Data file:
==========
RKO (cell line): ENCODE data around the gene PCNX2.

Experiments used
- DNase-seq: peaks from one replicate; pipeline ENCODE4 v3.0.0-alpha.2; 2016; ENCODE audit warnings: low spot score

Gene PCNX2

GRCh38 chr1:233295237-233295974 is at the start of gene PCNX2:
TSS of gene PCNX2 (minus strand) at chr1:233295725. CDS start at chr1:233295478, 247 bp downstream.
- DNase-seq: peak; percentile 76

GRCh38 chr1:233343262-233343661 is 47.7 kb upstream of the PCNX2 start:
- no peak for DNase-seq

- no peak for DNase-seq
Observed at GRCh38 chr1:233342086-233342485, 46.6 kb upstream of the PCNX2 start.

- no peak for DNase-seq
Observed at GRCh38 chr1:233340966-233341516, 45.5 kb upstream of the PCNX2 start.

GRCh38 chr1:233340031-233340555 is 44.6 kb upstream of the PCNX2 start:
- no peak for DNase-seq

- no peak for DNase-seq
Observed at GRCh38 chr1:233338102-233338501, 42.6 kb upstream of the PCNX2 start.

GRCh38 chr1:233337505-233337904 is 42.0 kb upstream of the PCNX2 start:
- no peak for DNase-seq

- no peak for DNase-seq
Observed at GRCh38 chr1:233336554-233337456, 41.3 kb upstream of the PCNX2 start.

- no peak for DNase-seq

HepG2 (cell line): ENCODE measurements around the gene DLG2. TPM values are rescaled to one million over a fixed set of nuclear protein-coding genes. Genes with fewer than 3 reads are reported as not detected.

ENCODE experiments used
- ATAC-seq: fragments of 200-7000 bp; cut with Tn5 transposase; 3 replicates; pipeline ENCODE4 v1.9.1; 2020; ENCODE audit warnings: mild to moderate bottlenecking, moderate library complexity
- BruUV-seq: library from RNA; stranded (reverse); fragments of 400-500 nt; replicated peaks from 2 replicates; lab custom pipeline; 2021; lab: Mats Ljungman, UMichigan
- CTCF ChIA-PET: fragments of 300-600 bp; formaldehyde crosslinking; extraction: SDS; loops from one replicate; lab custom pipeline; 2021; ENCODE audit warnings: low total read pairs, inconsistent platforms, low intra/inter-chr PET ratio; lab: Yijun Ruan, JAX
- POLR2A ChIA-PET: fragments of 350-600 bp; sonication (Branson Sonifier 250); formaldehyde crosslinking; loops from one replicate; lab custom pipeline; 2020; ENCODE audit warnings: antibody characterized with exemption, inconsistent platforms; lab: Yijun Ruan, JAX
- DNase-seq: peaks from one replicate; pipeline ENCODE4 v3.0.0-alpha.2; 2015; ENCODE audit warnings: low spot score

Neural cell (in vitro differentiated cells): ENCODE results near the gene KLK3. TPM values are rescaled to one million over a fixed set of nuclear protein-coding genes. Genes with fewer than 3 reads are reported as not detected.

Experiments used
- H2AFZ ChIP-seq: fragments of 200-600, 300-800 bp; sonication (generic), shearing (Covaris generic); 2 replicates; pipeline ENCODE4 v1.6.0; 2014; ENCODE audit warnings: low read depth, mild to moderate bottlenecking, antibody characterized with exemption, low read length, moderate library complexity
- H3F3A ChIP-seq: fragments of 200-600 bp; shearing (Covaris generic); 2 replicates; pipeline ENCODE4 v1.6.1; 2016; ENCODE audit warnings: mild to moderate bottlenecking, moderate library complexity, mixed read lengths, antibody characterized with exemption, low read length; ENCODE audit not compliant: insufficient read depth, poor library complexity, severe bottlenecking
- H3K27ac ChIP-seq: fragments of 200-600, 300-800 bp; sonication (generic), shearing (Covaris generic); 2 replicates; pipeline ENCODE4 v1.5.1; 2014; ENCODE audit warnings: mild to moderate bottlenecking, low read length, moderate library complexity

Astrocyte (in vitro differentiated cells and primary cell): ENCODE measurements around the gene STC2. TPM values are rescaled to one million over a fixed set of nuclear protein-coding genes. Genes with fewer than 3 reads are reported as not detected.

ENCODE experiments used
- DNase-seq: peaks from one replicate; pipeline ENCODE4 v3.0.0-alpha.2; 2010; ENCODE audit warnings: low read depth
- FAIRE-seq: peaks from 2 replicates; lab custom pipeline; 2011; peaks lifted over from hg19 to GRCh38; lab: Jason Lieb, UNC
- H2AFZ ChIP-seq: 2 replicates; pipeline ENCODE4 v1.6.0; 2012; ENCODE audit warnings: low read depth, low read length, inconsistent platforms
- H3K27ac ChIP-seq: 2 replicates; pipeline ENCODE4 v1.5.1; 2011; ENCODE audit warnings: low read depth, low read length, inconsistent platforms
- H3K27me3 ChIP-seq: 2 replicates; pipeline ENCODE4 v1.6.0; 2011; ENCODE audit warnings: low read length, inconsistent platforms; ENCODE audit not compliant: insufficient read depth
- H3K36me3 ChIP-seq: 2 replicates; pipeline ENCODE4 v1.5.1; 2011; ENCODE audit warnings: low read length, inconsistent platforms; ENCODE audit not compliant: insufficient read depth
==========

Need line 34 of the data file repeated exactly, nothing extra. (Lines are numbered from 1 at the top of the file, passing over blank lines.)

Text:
- H3K27ac ChIP-seq: fragments of 200-600, 300-800 bp; sonication (generic), shearing (Covaris generic); 2 replicates; pipeline ENCODE4 v1.5.1; 2014; ENCODE audit warnings: mild to moderate bottlenecking, low read length, moderate library complexity